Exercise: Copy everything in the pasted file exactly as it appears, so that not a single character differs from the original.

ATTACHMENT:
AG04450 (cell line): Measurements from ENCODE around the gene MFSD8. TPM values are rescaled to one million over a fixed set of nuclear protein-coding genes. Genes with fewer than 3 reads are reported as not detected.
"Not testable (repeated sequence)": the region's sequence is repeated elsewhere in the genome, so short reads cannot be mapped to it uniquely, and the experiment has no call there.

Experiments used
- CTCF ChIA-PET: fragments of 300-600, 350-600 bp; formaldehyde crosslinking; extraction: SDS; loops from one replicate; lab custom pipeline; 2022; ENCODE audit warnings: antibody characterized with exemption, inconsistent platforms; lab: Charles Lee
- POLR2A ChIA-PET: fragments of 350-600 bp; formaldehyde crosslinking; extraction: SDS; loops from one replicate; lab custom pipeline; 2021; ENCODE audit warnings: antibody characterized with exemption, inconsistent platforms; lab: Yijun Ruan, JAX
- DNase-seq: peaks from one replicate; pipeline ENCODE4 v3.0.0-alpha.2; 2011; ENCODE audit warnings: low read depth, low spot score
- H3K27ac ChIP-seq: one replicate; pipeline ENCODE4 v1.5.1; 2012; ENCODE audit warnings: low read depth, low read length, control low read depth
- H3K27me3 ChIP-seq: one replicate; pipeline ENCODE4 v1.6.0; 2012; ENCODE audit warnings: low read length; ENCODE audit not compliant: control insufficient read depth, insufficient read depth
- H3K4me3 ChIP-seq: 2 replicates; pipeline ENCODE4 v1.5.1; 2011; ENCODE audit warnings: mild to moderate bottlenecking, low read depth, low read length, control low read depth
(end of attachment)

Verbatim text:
AG04450 (cell line): Measurements from ENCODE around the gene MFSD8. TPM values are rescaled to one million over a fixed set of nuclear protein-coding genes. Genes with fewer than 3 reads are reported as not detected.
"Not testable (repeated sequence)": the region's sequence is repeated elsewhere in the genome, so short reads cannot be mapped to it uniquely, and the experiment has no call there.

Experiments used
- CTCF ChIA-PET: fragments of 300-600, 350-600 bp; formaldehyde crosslinking; extraction: SDS; loops from one replicate; lab custom pipeline; 2022; ENCODE audit warnings: antibody characterized with exemption, inconsistent platforms; lab: Charles Lee
- POLR2A ChIA-PET: fragments of 350-600 bp; formaldehyde crosslinking; extraction: SDS; loops from one replicate; lab custom pipeline; 2021; ENCODE audit warnings: antibody characterized with exemption, inconsistent platforms; lab: Yijun Ruan, JAX
- DNase-seq: peaks from one replicate; pipeline ENCODE4 v3.0.0-alpha.2; 2011; ENCODE audit warnings: low read depth, low spot score
- H3K27ac ChIP-seq: one replicate; pipeline ENCODE4 v1.5.1; 2012; ENCODE audit warnings: low read depth, low read length, control low read depth
- H3K27me3 ChIP-seq: one replicate; pipeline ENCODE4 v1.6.0; 2012; ENCODE audit warnings: low read length; ENCODE audit not compliant: control insufficient read depth, insufficient read depth
- H3K4me3 ChIP-seq: 2 replicates; pipeline ENCODE4 v1.5.1; 2011; ENCODE audit warnings: mild to moderate bottlenecking, low read depth, low read length, control low read depth